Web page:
Workers and organizers on the front lines of recent union campaigns at companies like Starbucks and Amazon say they worry that Biden’s intervention in the railroad labor dispute sends a message to employers that the federal government won’t punish them for anti-union behavior.
“Everyone understands the importance of the president’s involvement,” said Christian Smalls, president of the Amazon union, which won election in April to represent workers at a warehouse in Staten Island, New York City. “It’s contradictory to claim you’re the most pro-union president in history and to do something like this.” (Amazon challenged union victory.)
In some quarters, labor activists expect Biden to present himself as a centrist Democrat for most of his career, and it may be unrealistic that he would depart from the basic patterns of labor relations that have long prevailed in his party.
But during the presidential campaign, Biden and some of his top advisers discussed the ways in which they hoped to disrupt Washington’s longstanding economic orthodoxy that emphasizes free markets and a small role for government.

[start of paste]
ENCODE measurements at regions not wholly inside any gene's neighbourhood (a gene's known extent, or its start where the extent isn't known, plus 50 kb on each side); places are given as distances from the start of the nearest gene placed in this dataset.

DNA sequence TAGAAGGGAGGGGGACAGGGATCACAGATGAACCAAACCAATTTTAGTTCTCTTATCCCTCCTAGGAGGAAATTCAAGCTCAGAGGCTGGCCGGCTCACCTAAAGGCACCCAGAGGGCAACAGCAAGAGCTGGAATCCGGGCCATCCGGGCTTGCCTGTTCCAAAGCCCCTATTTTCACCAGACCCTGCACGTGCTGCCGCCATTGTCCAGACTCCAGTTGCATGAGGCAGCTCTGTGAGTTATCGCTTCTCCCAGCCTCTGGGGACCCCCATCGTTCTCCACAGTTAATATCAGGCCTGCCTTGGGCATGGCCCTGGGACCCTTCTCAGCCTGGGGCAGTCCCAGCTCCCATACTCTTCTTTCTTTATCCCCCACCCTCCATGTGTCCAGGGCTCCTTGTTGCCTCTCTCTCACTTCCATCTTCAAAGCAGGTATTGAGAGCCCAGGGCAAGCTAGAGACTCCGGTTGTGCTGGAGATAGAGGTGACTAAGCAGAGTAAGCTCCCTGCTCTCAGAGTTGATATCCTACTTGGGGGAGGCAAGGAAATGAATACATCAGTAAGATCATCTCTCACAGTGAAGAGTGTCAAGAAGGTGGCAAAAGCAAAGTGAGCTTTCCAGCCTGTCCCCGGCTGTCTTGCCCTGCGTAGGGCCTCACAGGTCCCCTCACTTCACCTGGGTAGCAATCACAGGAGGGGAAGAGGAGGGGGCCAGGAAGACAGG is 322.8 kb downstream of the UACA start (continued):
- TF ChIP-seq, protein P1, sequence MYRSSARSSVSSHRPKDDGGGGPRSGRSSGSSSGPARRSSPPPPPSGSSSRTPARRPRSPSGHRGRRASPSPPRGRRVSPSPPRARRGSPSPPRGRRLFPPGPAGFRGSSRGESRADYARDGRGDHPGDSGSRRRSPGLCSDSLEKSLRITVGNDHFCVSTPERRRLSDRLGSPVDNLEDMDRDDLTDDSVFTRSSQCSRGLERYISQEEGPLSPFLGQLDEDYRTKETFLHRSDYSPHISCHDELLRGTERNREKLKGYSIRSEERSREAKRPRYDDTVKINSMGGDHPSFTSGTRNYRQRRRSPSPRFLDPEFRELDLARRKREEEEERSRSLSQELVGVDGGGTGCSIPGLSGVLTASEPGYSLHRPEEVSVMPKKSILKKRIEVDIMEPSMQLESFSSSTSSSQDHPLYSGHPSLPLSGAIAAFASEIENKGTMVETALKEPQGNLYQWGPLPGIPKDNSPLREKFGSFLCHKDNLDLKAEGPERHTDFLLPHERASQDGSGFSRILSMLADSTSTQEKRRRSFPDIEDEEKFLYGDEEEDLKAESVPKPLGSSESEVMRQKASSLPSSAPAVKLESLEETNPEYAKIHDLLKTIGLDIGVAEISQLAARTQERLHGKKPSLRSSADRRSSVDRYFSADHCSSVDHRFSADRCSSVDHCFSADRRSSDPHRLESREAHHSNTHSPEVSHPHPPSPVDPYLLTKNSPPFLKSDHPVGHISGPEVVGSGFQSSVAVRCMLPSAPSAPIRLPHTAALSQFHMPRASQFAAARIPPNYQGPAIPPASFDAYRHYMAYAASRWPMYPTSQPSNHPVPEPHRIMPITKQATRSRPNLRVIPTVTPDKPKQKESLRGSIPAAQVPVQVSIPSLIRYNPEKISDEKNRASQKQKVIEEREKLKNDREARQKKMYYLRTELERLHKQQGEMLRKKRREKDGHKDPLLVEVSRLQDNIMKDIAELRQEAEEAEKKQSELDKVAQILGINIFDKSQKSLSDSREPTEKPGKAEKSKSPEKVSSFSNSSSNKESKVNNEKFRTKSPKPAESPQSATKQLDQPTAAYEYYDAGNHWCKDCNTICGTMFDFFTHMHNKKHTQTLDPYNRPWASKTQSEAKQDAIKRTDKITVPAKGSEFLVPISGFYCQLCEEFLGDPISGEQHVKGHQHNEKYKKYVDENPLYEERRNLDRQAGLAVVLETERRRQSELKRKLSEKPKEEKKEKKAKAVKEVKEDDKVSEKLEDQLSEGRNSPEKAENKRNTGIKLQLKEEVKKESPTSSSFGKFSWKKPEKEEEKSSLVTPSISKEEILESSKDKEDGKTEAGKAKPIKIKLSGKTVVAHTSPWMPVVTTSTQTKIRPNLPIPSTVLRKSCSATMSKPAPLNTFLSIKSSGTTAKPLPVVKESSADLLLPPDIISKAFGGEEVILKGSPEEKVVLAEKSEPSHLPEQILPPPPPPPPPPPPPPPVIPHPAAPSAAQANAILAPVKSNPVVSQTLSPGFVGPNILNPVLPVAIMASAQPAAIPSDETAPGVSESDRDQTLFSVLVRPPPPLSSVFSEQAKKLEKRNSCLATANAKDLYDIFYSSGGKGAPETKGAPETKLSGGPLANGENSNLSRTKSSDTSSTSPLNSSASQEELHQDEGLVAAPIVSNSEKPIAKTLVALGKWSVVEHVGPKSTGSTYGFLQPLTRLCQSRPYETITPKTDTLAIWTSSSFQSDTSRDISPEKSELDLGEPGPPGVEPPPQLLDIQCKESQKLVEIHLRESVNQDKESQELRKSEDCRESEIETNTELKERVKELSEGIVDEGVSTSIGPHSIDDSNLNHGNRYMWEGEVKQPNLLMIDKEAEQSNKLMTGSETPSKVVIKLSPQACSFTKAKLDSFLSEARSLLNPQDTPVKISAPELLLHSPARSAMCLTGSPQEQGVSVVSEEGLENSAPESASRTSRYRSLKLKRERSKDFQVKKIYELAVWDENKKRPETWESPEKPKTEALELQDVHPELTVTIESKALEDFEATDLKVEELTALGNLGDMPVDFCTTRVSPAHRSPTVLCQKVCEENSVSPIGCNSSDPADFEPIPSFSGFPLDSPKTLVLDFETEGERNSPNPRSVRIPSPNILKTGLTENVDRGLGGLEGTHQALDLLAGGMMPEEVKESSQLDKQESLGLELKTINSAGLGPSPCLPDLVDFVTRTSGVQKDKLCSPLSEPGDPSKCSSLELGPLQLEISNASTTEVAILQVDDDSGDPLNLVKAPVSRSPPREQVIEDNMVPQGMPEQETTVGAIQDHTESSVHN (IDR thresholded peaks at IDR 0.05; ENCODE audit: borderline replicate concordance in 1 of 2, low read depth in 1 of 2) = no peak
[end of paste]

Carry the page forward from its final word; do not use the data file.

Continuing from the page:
Those who support populist policies say Biden has achieved results on some fronts: subsidizing domestic manufacturing, restricting trade with China and appointing regulators who often go to court to block major mergers.
“Clearly progress has been made,” said Oren Kass, a former Republican policy aide and founder of Compass America, a group that aims to make conservatism more pro-worker.
When it comes to labor, however, some say Biden is less willing to rethink the dominant economic model.
“If Biden intervenes in a way that is more favorable and sympathetic to the railroad workers, that would be a sign of him really breaking out of that mold, which itself no longer seems to fit the moment,” Phillips said. Fein, Columbia historian. “That it didn’t happen shows the limits of his political imagination.”